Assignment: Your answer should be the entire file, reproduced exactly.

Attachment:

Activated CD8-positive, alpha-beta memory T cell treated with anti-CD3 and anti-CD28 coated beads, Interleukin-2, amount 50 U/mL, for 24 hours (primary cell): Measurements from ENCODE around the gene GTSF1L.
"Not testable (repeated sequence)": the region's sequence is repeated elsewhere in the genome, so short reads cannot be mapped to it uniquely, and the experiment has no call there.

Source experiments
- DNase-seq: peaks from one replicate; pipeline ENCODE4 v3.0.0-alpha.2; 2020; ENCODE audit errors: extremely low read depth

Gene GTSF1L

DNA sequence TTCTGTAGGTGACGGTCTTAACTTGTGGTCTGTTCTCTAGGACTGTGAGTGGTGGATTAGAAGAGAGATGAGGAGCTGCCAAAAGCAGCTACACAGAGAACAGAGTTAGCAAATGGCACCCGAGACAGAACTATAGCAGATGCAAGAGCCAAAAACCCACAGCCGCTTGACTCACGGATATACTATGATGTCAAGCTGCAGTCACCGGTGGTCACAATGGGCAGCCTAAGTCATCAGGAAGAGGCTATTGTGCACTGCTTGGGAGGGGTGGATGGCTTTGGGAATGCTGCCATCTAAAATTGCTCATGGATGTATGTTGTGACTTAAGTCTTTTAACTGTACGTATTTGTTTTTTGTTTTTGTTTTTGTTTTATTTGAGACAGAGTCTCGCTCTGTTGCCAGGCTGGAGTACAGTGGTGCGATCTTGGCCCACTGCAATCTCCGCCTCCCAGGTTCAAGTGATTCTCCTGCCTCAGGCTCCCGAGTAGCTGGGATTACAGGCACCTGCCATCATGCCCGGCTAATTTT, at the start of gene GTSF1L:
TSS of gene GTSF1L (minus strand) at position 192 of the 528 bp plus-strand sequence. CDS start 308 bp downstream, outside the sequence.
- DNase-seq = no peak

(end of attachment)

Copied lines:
Activated CD8-positive, alpha-beta memory T cell treated with anti-CD3 and anti-CD28 coated beads, Interleukin-2, amount 50 U/mL, for 24 hours (primary cell): Measurements from ENCODE around the gene GTSF1L.
"Not testable (repeated sequence)": the region's sequence is repeated elsewhere in the genome, so short reads cannot be mapped to it uniquely, and the experiment has no call there.

Source experiments
- DNase-seq: peaks from one replicate; pipeline ENCODE4 v3.0.0-alpha.2; 2020; ENCODE audit errors: extremely low read depth

Gene GTSF1L

DNA sequence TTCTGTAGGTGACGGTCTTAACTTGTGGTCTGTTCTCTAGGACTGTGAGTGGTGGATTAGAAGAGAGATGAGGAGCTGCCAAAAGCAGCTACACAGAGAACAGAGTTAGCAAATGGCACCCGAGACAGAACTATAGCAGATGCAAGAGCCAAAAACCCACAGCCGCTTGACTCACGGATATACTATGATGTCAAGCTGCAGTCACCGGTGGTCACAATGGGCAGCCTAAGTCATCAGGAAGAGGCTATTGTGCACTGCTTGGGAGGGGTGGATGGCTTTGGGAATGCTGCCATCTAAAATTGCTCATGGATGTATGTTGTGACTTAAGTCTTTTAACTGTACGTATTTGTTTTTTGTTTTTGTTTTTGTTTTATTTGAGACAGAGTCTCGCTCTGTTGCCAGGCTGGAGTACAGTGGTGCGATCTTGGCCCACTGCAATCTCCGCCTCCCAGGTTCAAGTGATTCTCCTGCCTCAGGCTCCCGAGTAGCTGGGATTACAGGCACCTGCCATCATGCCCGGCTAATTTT, at the start of gene GTSF1L:
TSS of gene GTSF1L (minus strand) at position 192 of the 528 bp plus-strand sequence. CDS start 308 bp downstream, outside the sequence.
- DNase-seq = no peak